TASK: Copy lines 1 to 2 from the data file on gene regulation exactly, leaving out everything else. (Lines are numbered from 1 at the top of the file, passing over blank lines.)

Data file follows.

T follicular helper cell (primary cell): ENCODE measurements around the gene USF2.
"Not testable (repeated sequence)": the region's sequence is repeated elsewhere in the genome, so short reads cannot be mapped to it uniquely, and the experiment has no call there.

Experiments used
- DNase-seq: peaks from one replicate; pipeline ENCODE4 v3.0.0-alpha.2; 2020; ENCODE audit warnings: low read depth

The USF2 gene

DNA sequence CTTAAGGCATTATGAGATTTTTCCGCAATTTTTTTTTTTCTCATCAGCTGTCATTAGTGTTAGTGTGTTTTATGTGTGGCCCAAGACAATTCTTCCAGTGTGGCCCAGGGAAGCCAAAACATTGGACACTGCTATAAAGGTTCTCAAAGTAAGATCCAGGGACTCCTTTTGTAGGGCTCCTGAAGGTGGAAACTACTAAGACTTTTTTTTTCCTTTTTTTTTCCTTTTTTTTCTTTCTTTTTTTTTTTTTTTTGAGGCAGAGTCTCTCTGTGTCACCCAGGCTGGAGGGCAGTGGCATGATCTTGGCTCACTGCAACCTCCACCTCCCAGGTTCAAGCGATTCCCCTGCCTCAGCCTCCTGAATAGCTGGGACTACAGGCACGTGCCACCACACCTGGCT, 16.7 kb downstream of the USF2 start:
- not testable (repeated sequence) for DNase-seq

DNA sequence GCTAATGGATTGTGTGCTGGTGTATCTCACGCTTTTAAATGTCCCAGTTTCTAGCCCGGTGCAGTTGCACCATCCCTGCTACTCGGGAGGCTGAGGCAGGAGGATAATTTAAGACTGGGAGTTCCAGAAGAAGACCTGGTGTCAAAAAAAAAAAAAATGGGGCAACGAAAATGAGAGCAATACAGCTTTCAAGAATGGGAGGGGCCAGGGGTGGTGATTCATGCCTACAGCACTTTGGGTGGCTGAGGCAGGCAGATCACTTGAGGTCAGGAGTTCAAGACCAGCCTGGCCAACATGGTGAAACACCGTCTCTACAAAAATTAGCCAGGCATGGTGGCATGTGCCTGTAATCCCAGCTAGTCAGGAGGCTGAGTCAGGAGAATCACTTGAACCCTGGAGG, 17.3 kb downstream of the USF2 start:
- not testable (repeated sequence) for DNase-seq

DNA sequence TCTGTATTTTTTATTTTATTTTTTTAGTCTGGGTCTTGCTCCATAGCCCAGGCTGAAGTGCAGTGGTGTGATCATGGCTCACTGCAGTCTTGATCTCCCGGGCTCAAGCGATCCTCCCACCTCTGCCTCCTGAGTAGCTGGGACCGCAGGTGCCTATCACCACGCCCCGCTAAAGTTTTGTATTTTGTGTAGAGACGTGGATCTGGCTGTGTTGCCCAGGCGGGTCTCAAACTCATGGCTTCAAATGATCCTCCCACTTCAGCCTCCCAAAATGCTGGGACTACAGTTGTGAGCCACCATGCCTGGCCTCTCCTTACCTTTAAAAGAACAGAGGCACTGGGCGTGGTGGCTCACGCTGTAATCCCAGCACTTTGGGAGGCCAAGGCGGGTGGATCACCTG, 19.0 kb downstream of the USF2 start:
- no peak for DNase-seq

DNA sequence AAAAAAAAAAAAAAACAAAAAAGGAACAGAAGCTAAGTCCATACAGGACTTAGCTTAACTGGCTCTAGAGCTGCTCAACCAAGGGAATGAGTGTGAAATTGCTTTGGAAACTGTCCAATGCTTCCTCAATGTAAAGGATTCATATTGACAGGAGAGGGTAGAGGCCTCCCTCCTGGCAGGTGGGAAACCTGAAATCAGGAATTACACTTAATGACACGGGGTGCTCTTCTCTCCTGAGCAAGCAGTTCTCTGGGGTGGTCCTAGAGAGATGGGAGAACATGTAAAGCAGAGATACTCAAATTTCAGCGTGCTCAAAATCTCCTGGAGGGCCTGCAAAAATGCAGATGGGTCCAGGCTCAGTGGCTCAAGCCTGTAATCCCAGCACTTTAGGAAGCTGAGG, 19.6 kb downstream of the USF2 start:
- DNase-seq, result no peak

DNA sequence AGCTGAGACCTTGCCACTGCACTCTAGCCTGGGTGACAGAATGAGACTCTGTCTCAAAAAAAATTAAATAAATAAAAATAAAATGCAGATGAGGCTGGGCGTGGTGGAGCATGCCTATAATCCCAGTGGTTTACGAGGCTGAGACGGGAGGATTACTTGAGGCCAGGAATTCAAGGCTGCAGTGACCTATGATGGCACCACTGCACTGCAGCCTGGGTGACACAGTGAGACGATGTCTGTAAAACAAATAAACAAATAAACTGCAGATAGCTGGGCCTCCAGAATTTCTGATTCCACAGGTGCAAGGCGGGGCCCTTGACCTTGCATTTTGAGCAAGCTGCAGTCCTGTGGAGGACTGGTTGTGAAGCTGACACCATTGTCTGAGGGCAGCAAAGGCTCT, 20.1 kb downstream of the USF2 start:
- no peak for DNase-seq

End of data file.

T follicular helper cell (primary cell): ENCODE measurements around the gene USF2.
"Not testable (repeated sequence)": the region's sequence is repeated elsewhere in the genome, so short reads cannot be mapped to it uniquely, and the experiment has no call there.